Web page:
Pools that have beach entry should use an automatic cleaner with a pump motor that uses a "beach boy" (or similar) feature—a sensor that is used to detect zero-depth water level and prevents the cleaner from exiting the water. Without this type of feature, an automatic pool cleaner can simply travel out of the pool and down the deck or down the street. The motor is sure to fail, as motors require the water to cool the electrical motor. Overheating causes failure. Some units feature "air sensors," which tend to fail because they use additional wiring that will corrode from moisture exposure or the mechanical parts get clogged and stuck. Try to choose a cleaner with a drive motor that senses voltage draw from the pump; when the voltage draw drops, the drive motor assumes the machine is out of the water and reverses its direction. This way there is no way for the motor to get out of the water, overheat and fail.

Using a cleaner that uses an Aqua Smart system (or similar) also minimizes the wear and tear on the motor, its gears, belts, tracks etc., simply because the unit finishes each pool cleaning faster—so it's not on unnecessarily or as long.

Flipped cleaners where the motor is exposed and not being cooled by water, is one of the number one causes of motor failure.

Most automatic cleaners need to be serviced after every season, but units with an Aqua Smart system (or similar) only need tune-ups every two years. Tune-ups are important to ensuring a longer motor life.

Some cleaners seem to take forever and clean the same area over and over. Is there a way to avoid this?


Look for automatic cleaners that have systems that automatically change the cleaning direction using a smart mathematical algorithm to systematically cover every centimeter of the pool—eliminating the additional hours required by other robotic cleaners that use conventional, random patterns.

Place the machine in the center of the shallow end—at the back wall—facing the deep end. The machine measures the distance from end to end and left to right and "chooses" the most efficient pattern in which to clean the pool. Using a microprocessor, it measures the pool as it travels until it hits the deep end wall and from left to right. It re-measures every time the machine is dropped into a pool.

Many people make the mistake of dropping the machine anywhere in the shallow end (or similar as indicated in the installation/start up instructions). If the machine doesn't start in the correct location, it cannot gauge the size of the pool or the best cleaning pattern. This causes longer cleaning times or not covering the entire pool area.

Are there any special tips/ features to look for in an automatic pool cleaner?

In the case of commercial pools, the cleaning of the walls is generally done manually and the automatic cleaner is added simply to clean the bottom of the pool. Look for an automatic cleaner that can be changed from a "floor/wall" to a "floor only" mode at the touch of a button.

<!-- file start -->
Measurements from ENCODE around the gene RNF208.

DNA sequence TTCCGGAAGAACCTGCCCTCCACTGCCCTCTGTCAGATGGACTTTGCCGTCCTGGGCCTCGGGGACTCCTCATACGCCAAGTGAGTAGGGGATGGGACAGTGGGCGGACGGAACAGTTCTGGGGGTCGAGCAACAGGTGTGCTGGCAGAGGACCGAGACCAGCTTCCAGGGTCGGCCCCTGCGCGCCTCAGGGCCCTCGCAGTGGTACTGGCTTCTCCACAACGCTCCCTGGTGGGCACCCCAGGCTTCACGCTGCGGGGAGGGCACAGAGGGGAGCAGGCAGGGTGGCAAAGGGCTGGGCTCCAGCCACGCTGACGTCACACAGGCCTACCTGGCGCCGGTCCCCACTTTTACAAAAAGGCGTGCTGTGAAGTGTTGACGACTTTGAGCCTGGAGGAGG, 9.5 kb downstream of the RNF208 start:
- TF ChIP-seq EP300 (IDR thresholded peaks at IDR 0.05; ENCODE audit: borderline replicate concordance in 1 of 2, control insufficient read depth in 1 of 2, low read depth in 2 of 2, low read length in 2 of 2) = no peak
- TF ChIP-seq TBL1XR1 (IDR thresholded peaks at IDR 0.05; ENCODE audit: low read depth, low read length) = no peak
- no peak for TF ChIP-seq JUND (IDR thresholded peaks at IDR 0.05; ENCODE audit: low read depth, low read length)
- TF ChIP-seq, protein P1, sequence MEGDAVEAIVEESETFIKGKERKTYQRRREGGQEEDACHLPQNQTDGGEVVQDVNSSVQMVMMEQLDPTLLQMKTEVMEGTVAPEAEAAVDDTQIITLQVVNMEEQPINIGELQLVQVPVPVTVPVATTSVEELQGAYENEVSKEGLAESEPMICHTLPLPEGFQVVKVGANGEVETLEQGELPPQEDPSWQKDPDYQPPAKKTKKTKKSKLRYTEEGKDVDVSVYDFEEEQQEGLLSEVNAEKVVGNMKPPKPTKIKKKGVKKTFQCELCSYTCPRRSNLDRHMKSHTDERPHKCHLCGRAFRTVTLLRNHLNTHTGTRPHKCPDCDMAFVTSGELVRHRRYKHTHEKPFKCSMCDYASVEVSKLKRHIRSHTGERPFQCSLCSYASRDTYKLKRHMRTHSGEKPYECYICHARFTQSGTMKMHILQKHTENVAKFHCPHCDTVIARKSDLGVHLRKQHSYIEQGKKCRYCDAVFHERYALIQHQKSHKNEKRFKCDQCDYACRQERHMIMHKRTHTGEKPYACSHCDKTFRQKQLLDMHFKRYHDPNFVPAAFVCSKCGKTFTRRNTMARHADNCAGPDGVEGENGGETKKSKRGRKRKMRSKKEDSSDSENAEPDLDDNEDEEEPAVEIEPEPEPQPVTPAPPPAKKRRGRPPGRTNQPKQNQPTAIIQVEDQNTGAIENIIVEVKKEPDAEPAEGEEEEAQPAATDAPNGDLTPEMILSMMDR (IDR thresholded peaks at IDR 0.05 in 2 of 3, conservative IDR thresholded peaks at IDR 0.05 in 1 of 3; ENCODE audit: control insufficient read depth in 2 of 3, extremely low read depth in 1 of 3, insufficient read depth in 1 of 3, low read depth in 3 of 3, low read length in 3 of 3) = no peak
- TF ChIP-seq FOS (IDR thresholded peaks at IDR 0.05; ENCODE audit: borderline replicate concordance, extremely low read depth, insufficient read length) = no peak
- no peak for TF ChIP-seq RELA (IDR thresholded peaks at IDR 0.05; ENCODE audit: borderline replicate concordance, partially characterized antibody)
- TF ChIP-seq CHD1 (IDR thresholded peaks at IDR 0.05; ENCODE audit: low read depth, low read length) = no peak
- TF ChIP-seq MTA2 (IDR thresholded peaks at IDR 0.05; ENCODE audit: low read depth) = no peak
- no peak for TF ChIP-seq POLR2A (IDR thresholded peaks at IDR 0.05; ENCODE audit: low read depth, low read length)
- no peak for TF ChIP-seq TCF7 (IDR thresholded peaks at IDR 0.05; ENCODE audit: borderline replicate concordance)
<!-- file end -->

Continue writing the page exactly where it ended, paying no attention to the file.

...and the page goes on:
Sometimes commercial pools are so dirty that they require more than one full cleaning. A nice option to look for is a "time delay" option in which you can set the cleaner to start again 3 to 5 hours after it completes the first cleaning. This allows any dirt that has been lifted to settle back down to the floor bottom to be picked up on the second round.

A service light is another key feature for commercial pools—this shows the operator when the unit needs to be serviced to ensure the machine operates correctly and lasts up to its full potential.

What about spot cleaning—sometimes we just need the shallow end to be quickly cleaned—are there automatic cleaners that can help with this?

Look for an automatic pool cleaner with an infrared obstacle detection system and a remote control device ideal for quick spot cleaning. It operates independently of the filter system and has a sensor for beach entry pools and ramps. This can be helpful for spot cleaning.

What are some of the most common "technical" problems and solutions that users and pool professionals will likely find themselves troubleshooting daily or weekly?

This time of year, the calls come from parts of the country that are warm enough not to close the pool for the winter—but their pools are not being used by swimmers—so the water is cold! An automatic pool cleaner won't work in really cold water. Anything under 60 degrees will keep a cleaner from operating correctly.

If any of these problems turn out to be issues that fall under warranty or require repair, be sure to check with the manufacturer of the product as they likely will have a Certified Service Center where the units are sent in for repair.

In the end, automatic robotic pool cleaners are here to stay and benefit our industry. Integrating robotic cleaners into your service offering so you can spend less time cleaning the pool and more time doing profitable service repair work, or simply cleaning more pools per hour, the automatic pool cleaner is a boon to the service business.



Guy Erlich is the founder and president of Water Tech Corp., a manufacturer of swimming pool and hot tub cleaners in East Brunswick, N.J. For more information, visit